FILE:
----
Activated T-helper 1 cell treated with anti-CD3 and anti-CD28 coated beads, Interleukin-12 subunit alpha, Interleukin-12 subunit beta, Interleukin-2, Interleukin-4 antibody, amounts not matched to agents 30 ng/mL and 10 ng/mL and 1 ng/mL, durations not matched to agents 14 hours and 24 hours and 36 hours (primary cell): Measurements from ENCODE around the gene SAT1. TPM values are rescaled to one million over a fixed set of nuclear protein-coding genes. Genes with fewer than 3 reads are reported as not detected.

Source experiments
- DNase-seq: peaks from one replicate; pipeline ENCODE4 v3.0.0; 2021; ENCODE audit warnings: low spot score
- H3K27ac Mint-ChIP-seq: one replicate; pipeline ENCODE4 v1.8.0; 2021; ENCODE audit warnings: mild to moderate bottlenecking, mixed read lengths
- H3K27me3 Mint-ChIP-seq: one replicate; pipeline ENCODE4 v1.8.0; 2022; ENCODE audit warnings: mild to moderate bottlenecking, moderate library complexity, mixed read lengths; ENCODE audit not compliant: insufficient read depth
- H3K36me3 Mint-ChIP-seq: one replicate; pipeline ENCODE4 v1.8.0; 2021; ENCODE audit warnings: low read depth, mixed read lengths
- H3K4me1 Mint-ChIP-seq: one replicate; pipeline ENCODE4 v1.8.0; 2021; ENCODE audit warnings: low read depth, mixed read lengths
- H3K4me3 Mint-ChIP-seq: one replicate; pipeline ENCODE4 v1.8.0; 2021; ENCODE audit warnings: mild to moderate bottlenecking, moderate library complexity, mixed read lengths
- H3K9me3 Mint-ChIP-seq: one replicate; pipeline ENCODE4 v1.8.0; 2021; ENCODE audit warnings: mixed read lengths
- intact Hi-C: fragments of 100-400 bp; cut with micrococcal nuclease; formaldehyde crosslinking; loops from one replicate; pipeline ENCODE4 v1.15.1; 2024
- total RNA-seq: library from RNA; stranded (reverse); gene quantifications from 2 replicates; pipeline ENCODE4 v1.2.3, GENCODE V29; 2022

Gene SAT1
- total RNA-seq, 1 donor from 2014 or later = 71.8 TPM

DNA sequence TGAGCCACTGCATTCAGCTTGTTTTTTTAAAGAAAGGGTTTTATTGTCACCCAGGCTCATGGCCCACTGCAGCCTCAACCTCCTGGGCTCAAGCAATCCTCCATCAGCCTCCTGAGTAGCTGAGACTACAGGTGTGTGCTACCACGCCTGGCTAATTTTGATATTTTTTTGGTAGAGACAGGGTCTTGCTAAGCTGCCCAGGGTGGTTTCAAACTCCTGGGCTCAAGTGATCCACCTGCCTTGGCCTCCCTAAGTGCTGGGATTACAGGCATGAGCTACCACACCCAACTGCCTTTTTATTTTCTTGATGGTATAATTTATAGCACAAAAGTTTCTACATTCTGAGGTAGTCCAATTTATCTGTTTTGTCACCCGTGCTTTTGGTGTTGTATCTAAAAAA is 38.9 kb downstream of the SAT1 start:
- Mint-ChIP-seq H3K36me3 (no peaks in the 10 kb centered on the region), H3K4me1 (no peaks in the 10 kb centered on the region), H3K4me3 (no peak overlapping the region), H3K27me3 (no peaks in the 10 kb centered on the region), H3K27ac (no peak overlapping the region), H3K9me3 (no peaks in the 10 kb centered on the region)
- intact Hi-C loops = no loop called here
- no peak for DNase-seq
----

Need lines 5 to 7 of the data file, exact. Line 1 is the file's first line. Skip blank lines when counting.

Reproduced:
- H3K27me3 Mint-ChIP-seq: one replicate; pipeline ENCODE4 v1.8.0; 2022; ENCODE audit warnings: mild to moderate bottlenecking, moderate library complexity, mixed read lengths; ENCODE audit not compliant: insufficient read depth
- H3K36me3 Mint-ChIP-seq: one replicate; pipeline ENCODE4 v1.8.0; 2021; ENCODE audit warnings: low read depth, mixed read lengths
- H3K4me1 Mint-ChIP-seq: one replicate; pipeline ENCODE4 v1.8.0; 2021; ENCODE audit warnings: low read depth, mixed read lengths